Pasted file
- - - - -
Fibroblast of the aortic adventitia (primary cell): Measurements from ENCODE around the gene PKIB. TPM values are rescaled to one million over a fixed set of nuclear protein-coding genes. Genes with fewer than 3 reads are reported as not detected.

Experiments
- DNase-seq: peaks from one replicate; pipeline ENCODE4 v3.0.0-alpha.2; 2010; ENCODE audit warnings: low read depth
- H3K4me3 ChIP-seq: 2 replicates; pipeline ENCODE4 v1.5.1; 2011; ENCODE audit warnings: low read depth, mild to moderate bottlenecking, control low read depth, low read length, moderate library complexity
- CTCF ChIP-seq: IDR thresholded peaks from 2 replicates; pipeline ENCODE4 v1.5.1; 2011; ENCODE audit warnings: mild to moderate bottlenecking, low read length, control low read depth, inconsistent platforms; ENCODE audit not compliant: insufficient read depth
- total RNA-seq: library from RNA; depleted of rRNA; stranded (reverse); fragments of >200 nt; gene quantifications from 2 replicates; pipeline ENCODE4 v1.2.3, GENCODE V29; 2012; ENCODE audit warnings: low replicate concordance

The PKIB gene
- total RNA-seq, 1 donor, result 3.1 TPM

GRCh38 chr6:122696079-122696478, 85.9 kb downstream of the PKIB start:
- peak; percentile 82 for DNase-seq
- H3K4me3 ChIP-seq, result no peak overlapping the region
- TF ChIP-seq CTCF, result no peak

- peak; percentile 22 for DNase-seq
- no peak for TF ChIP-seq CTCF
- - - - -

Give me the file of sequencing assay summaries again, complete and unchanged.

Fibroblast of the aortic adventitia (primary cell): Measurements from ENCODE around the gene PKIB. TPM values are rescaled to one million over a fixed set of nuclear protein-coding genes. Genes with fewer than 3 reads are reported as not detected.

Experiments
- DNase-seq: peaks from one replicate; pipeline ENCODE4 v3.0.0-alpha.2; 2010; ENCODE audit warnings: low read depth
- H3K4me3 ChIP-seq: 2 replicates; pipeline ENCODE4 v1.5.1; 2011; ENCODE audit warnings: low read depth, mild to moderate bottlenecking, control low read depth, low read length, moderate library complexity
- CTCF ChIP-seq: IDR thresholded peaks from 2 replicates; pipeline ENCODE4 v1.5.1; 2011; ENCODE audit warnings: mild to moderate bottlenecking, low read length, control low read depth, inconsistent platforms; ENCODE audit not compliant: insufficient read depth
- total RNA-seq: library from RNA; depleted of rRNA; stranded (reverse); fragments of >200 nt; gene quantifications from 2 replicates; pipeline ENCODE4 v1.2.3, GENCODE V29; 2012; ENCODE audit warnings: low replicate concordance

The PKIB gene
- total RNA-seq, 1 donor, result 3.1 TPM

GRCh38 chr6:122696079-122696478, 85.9 kb downstream of the PKIB start:
- peak; percentile 82 for DNase-seq
- H3K4me3 ChIP-seq, result no peak overlapping the region
- TF ChIP-seq CTCF, result no peak

- peak; percentile 22 for DNase-seq
- no peak for TF ChIP-seq CTCF